Belarus: Heineken is leaving the country

Heineken is selling its Bobruisk Brewery and is abandoning its own presence in the country.  The Dutch brewing group merges its Belarusian business with Oasis, a beer and soft drink company, which operates breweries in Ukraine, Kazakhstan and Russia and is the No. 1 juice producer in Belarus. The merged business will be owned and operated by Oasis. Heineken brands will be further produce under license, imported and distributed in Belarus by Oasis with long-lasting contracts. Financial details of the deal were not disclosed.

Heineken’s exit is caused by the deterioration of the Belarusian economy and a sharp decline in sales. Belarus and its 9.5 million people experienced since 2011 and even more since 2015 a profound economic crisis with yearly double digit inflation rates and a devaluation of the currency. As a consequence of the diminished purchasing power, the beer market fell by 9% in 2015 and market leader Krinitsa introduced low-price and cheap private label brands which ate into Heineken’s market share of their premium priced brands.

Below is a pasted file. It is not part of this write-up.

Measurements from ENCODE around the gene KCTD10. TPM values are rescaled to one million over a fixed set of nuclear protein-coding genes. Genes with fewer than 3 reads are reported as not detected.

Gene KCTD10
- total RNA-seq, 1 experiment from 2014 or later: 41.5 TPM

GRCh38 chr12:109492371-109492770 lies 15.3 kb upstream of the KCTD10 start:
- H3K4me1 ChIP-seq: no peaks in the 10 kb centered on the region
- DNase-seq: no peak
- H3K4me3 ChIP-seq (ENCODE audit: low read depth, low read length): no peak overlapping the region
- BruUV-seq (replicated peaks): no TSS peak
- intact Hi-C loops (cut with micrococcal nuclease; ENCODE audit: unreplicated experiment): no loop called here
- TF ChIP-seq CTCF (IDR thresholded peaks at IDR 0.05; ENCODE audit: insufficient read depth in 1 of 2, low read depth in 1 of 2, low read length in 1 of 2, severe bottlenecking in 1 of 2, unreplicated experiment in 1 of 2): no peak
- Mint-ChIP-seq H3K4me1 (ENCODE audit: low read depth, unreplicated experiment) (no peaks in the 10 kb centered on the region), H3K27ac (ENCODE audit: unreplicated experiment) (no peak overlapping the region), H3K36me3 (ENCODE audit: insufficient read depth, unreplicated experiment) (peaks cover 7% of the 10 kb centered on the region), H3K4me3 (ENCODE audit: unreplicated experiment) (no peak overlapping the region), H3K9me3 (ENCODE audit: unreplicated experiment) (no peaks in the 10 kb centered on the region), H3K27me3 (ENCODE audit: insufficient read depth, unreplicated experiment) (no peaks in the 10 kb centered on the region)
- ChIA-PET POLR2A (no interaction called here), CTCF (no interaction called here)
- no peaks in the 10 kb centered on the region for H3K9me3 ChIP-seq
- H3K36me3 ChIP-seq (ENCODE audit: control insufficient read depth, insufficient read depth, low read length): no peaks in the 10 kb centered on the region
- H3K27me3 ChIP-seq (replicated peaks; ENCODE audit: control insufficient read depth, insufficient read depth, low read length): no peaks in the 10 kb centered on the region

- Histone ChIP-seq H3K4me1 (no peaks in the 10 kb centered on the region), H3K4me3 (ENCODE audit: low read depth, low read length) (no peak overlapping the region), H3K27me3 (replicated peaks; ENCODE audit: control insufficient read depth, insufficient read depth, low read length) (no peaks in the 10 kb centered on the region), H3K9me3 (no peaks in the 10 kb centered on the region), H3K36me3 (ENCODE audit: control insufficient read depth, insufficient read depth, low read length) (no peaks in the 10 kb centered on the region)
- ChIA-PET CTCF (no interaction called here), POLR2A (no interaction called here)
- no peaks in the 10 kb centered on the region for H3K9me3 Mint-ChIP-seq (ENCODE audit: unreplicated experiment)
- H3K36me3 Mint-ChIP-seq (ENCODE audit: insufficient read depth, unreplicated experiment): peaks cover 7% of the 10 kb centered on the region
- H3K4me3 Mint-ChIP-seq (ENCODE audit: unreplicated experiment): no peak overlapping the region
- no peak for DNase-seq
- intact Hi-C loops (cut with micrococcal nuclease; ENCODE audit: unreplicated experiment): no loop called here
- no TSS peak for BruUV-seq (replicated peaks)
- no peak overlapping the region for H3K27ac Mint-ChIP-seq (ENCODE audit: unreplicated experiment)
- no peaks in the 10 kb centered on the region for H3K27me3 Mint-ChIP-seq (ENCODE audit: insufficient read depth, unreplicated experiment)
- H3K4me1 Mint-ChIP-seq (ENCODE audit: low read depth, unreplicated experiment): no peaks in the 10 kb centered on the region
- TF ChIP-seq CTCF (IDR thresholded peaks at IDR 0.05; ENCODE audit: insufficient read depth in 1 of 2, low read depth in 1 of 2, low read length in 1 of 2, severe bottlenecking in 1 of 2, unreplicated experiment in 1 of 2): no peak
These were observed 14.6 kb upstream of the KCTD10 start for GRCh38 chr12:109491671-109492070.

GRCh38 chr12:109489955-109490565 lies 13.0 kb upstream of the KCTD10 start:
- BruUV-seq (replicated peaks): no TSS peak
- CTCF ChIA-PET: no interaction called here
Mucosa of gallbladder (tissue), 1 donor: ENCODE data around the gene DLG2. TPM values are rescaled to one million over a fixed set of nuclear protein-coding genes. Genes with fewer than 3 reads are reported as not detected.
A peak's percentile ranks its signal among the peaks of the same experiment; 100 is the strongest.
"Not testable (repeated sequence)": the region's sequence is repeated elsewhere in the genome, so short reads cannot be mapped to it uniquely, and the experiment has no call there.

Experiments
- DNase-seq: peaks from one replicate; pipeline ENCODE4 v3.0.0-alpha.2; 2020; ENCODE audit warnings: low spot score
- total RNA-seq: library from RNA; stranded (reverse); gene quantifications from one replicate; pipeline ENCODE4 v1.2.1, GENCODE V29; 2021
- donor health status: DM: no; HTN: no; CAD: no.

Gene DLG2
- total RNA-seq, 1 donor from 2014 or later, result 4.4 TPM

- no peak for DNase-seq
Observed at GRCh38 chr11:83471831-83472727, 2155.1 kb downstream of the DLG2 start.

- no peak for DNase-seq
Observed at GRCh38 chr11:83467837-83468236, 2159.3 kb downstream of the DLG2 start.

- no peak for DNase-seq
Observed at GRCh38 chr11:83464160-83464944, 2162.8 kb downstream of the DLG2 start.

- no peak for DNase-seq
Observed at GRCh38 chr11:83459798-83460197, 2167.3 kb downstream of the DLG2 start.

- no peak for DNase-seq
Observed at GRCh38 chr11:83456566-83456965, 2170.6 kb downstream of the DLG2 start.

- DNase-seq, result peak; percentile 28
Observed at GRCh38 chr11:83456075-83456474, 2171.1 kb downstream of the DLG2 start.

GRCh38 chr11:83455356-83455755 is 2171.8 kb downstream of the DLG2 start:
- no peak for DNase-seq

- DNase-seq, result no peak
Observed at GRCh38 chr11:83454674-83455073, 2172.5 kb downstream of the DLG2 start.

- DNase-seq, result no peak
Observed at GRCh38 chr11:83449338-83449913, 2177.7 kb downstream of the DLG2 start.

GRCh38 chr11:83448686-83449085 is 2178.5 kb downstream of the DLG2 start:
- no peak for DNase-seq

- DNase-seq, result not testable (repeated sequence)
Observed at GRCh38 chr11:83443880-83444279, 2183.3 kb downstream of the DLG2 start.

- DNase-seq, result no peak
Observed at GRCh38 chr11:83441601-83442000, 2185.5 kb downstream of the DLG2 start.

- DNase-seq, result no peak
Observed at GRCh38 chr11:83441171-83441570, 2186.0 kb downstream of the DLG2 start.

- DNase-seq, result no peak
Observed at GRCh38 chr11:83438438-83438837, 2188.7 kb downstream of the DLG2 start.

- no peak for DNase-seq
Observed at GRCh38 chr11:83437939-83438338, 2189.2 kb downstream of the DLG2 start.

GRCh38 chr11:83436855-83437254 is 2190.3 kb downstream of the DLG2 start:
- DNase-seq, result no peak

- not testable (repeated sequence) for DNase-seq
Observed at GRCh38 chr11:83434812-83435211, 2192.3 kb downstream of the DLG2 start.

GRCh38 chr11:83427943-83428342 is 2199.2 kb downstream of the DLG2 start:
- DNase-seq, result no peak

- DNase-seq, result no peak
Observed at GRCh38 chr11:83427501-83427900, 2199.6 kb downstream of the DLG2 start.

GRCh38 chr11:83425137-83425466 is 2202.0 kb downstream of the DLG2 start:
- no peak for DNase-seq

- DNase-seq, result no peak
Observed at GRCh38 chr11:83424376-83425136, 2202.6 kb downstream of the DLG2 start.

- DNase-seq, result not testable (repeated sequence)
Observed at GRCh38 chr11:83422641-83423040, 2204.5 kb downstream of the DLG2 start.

Heineken entered the Belarusian market at the end of 2007 when it bought Syabar Brewing Company in Bobruisk, 145 kilometers (90 miles) south of Minsk. The brewery was by the time the second biggest brewery in the former Soviet country after state-owned brewery Krinitsa.  Heineken wanted to use the Bobruisk brewery as a platform to grow the international Heineken brand in Belarus as well as its imported Russian brands, Botchkarov and Ochota.

Oasis, registered in Limassol, Cyprus, was founded in 2008 by an international group of experienced beverage industry entrepreneurs.  In 2016 it sold over 7 million hectoliters of beer and soft drinks.  Investments include Oasis Belarus with a soft drinks plant in Bobruisk and a brewery in Brest, Oasis Kazakhstan with a brewery in Almaty, Oasis Russia with a brewery in Moscow (Moscow Brewing Co.), First Private Brewery (Persha Privatna Brovarnia) in Ukraine with two breweries in Lviv and Radomysl near Kiev owned in partnership with EBRD and Oettinger Brewery from Germany and Hanseatic Tea Germany from Bremen/Germany, whose Althaus Tea is now sold in 40 countries.

Nicholas Henderson-Stewart (43), a New Zealand national, who graduated in 1996 from the London School of Economics, became in 2014 Chairman of the Board of Oasis replacing American beer entrepreneur Eugene Kashper, who acquired the same year Pabst Brewing Company based in Los Angeles, California in a partnership with San Francisco–based private equity firm TSG Consumer Partners (inside.beer, 29.12.2016).

 

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